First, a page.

How to make your home more soothing by choosing just the right decor

Writer JN Benjamin's SPD diagnosis meant she needed to make her surroundings as calm as possible, learning lessons from interior designers we can all take inspiration from

Walls painted in Stockwell Green from Mylands
(Image credit: Mylands)

I first noticed the way  interior design affects me when i was in secondary school. Mr. Gall’s Geography room was nauseatingly chaotic. Display work created by fellow students, maps of the world, volcano diagrams, flag charts and other educational posters all but covered every inch of magnolia painted wall space from floor to ceiling. It gave me a peculiar kind of headache. But it was the 1990s and dialogue about neurodivergence was scant. Where it existed, so too existed huge stigma around the subject.

At the time I didn’t have the words to describe what was going on in my brain so I survived by misbehaving to the point of getting sent out of the lesson - backchat was usually my weapon of choice. Ironically, I’d often be sent to the ‘reading workshop’ - a space for students with special educational needs that was decorated with low lighting, clear walls, and a blissful silence. in hindsight, all the signs of a cognitive issue were there, but it would be more than two decades before I was formally diagnosed with sensory processing disorder (SPD). 

SPD relates to sensory reactivity and is categorised as processing stimuli in a way that is different from what is considered typical in the general population. The condition is heavily associated with autism - many people with SPD are also autistic. But even though it is listed only in the diagnostic criteria for autism, studies show it is very common across a spectrum of neurodevelopmental conditions - including ADHD, dyslexia and dyspraxia. 

For me the effect of SPD is not just peculiar headaches, my sensory system is profoundly sensitive: I can hear a dripping tap from 30 feet away; and, forever confused - for example, I hear what I see and I physically feel what I hear. It’s incredibly exhausting to have no control over what your brain decides to process. 

Dr Teresa Tavassoli, Assiciate Professor of Psychology at the University of Reading conceptualises sensory reactivity in line with the DSM-5, which lists three categories: hyper-reactivity is a strong or aversive reaction to sensory stimuli in an environment that many people would find unremarkable. hypo-reactivity is the opposite - a person with a sensory profile where this is dominant will tend to have a slower response - or no response at all. meanwhile sensory seeking is a fascination with sensory stimuli. somebody with a dominant sensory seeking profile may really enjoy watching the washing machine go round, or have a fascination with lights. 

Having SPD is easier to navigate as an adult because I have a much better understanding of how the condition presents itself and also what steps I can take to effectively manage it. I can usually choose to leave offending spaces and situations, but one of the things I’ve noticed over the recent lockdown period is that some of the offending spaces are in my home.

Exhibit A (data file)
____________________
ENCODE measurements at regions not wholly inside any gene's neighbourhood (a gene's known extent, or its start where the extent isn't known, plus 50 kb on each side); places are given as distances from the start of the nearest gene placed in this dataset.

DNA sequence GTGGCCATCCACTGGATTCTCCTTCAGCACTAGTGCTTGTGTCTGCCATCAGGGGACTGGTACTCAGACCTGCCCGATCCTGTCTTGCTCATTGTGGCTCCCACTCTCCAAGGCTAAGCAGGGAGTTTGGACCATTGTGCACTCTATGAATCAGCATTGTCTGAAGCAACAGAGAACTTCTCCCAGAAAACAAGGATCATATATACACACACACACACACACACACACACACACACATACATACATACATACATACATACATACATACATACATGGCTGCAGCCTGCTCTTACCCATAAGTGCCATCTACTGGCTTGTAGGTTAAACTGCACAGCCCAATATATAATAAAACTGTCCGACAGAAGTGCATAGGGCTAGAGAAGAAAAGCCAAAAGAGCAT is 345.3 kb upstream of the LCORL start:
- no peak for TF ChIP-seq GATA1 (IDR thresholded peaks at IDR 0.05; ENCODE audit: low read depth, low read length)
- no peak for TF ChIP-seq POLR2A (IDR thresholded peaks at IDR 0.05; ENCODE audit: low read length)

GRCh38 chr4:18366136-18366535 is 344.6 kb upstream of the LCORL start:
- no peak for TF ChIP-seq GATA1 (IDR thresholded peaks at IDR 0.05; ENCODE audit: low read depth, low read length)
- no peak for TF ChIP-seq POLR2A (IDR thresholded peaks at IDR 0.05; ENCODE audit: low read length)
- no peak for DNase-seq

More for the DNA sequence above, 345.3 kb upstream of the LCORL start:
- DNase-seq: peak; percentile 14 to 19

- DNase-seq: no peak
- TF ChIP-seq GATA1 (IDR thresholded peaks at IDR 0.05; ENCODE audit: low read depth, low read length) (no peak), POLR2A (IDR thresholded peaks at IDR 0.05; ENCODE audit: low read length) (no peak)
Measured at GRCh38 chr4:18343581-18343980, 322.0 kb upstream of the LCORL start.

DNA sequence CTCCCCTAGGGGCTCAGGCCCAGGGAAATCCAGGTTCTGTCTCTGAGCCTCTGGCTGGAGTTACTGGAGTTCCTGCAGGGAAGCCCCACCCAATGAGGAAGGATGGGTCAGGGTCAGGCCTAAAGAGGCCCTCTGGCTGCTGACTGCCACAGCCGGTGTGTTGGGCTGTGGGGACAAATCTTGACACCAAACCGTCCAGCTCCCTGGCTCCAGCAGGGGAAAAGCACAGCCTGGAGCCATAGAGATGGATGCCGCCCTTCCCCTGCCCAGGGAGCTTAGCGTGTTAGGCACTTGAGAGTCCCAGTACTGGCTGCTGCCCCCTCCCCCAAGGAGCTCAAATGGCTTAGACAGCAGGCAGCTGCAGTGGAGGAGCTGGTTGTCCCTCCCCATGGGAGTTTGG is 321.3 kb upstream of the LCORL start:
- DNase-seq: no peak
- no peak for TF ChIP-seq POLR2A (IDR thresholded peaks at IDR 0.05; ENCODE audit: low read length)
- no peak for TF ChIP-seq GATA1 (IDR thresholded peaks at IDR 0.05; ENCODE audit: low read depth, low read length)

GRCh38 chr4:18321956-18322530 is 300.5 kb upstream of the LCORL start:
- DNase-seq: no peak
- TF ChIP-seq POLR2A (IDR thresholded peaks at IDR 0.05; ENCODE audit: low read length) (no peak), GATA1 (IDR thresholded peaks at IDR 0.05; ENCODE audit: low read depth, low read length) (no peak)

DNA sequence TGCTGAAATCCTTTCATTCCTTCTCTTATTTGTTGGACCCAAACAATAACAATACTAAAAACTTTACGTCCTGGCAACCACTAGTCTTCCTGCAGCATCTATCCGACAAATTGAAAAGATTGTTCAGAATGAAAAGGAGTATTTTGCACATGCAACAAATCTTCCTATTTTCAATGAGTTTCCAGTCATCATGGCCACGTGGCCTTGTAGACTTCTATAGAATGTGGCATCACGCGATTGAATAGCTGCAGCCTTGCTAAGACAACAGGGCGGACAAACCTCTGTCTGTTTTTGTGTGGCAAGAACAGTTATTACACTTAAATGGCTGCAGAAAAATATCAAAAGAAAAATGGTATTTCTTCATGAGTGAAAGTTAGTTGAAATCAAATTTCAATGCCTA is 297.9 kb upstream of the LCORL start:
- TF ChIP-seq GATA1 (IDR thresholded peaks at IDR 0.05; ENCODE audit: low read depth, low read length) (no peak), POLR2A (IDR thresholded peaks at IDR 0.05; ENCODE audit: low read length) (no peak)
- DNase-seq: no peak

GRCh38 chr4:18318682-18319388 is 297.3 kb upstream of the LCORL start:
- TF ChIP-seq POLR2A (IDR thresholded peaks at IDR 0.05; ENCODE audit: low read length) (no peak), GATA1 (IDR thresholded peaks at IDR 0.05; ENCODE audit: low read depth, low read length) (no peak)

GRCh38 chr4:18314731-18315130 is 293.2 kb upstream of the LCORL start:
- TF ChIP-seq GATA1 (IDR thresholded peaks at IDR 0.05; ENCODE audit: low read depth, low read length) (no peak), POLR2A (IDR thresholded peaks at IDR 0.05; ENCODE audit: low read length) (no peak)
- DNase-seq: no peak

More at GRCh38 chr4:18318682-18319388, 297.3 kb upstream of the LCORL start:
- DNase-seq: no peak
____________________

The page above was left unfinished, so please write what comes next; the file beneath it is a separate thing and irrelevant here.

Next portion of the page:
Dr Tavassoli’s research finds that a key starting point when it comes to creating a relaxing interior is to look for beautiful lighting ideas - it’s important to be able to modulate it. "Dimmers are a must," says designer Linda Boronkay. "Always opt for a warm lightbulb and check that they’re compatible with dimming - if they’re not, they’ll flicker." She also says layering light is super important. "You can do this by combining wall lights, table lamps and floor lamps in the space. Whatever you do, avoid overhead lighting - it creates a stressful environment." For walls, Linda says colors that come from nature, such as sage green or sky blue have a very soothing effect - they’re also very versatile. Terracotta and lighter shades of yellow are also good because bring a sense of low-intensity brightness to a room. Think carefully about the paint or paper finish; a slight sheen will change the way the light is reflected around a room. 

Whether or not you have been formally diagnosed as neurodivergent, a thing to be mindful of when decorating is that everybody has a set of sensory likes and dislikes that is unique to them. Dr Katie Gaudion has developed a tool to help people figure out these preferences. The set of cards depict visual representations of sensory experiences in the home that are used to create a mood board which helps shape the interior design of the space. 

Official statistics tell us that just 15 percent of the population is neurodivergent, but there’s some evidence to suggest the real figure is much higher due to a combination of the lack of dialogue, and how difficult it is to get a formal diagnosis. In short, many people who are neurodivergent have no idea. The great thing about the advice that came from my conversations with designers Linda Boronkay and Dr. Gaudion is that it’s universal; it doesn’t focus on SPD but rather on how to use interior design to create a relaxing environment in the home - a thing we all want - that’s tailored to individual need. 

JN Benjamin

JN Benjamin is a London based journalist who contributes to The Times, The Telegraph and Livingetc. She often writes about the arts and theatre, as well as reporting on trends and ideas. Her piece for Livingetc, about how design can affect people with learning difficulties and different needs, is a fascinating study into the importance of inclusivity in decor.